U.S. Senator Benjamin L. Cardin (D-MD),
House Majority Leader Steny Hoyer (D-MD) and
U.S. Congressman Sam Johnson (R-TX) hailed House passage today of legislation they have sponsored to grant a Federal Charter to the Korean War Veterans Association (KWVA), one of the few veterans’ service organizations of its size that has not been recognized with the prestigious classification. The bill, which has already passed the Senate, will now be sent to the President.
“The Korean War is often referred to as the ‘forgotten’ war, and recognition of our veterans from this war is long-overdue,”
said Senator Cardin. “This legislation would let the nearly 1.2 million American veterans of the Korean War who are still alive know that we have not forgotten them, and we honor the sacrifice they made for our nation.”
“Korean War veterans deserve the same official recognition for their struggles and sacrifices on behalf of freedom that other veterans enjoy,” said Majority Leader Hoyer. “Granting this Federal Charter delivers a long overdue honor to the 5.7 million Americans who fought and served during the Korean War. It is but a small expression of this nation’s eternal appreciation for the extraordinary courage and sacrifice of our Korean War veterans.”
“We owe a debt of gratitude to the brave men and women who valiantly served in the Korean War,”
said Congressman Johnson, a 29-year Air Force veteran who flew 62 combat missions during the Korean War.
“Many paid the ultimate price for freedom. The Korean War veterans want, need and deserve a national charter and the prestige it offers. I’m gratified that we could finally make it happen. Considering the Korean War armistice occurred in 1953, the proclamation of a national charter
is long overdue.”
Congress has long recognized various military and veteran “patriotic” organizations in public law as a means to acknowledge that a group serves the public interest by providing member services and community support. In addition to bestowing special recognition, granting this charter to the Korean War Veterans Association would allow it to expand its mission and further its charitable and benevolent causes.
Specifically, it will afford the Association the same status as other major organizations and would allow it to participate as part of select committees with other Congressionally-chartered veterans and military groups. A Federal Charter will also help the Association gain accreditation with the Department of Veterans Affairs, which will enable its members to assist in processing veterans’ claims.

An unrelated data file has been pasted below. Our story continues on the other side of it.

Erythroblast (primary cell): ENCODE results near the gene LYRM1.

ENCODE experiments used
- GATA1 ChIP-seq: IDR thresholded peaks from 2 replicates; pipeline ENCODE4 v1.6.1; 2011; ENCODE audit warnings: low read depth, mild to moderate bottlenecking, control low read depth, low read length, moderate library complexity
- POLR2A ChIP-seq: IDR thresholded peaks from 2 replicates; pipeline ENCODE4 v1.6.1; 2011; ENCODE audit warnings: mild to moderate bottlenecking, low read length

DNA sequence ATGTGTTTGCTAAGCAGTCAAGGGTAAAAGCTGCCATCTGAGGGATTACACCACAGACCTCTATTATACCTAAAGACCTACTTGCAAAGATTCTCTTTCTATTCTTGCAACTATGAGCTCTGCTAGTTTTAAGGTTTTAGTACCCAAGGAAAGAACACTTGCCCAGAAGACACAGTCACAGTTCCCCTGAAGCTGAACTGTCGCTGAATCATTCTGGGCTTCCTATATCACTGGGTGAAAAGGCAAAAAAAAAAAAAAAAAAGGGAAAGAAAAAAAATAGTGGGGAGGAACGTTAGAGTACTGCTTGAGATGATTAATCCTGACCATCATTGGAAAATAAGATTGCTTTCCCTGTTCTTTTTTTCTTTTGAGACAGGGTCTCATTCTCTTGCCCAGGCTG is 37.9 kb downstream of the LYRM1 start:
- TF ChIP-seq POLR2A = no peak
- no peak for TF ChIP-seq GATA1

President of the Korean War Veterans Association Louis Dechert, said, ”
The vote today granting a Federal Charter to the Korean War Veterans Association is an historic moment for our organization, providing for equal status with the many other fine hard working Veterans Service Organizations with whom we have been serving for so many years. This action is the culmination of many years of effort on the part of Congressmen Hoyer and Johnson in the House, Senator Paul Sarbanes – who successfully obtained passage of the KWVA charter bill in each session during the past four years – and Senator Cardin – the lead Senate sponsor in the current session of Congress. We are grateful to them for all their efforts on behalf of the nation’s Korean War veterans.”
The Korean War, often overlooked in American history, is anything but forgotten by the nearly 1.2 million American veterans of the Korean War still alive today.
During the three-year course of the war, some 5.7 million Americans were called to serve, and by the time the Korean Armistice Agreement was signed in July 1953, more than 36,000 Americans sacrificed their lives, 103,284 were wounded, 7,140 were captured and 664 were missing.
The KWVA is the only fraternal veterans’ organization in the Unites States devoted exclusively to Korean War veterans and the only U.S. member of the International Federation of Korean War Veterans Association.
Incorporated in 1985, the 25,000-member charitable association has established a strong record of service and commitment to fellow Korean War veterans, ranging from efforts on behalf of Project Freedom to its successful effort to construct a national Korean War Veterans Memorial on the National Mall.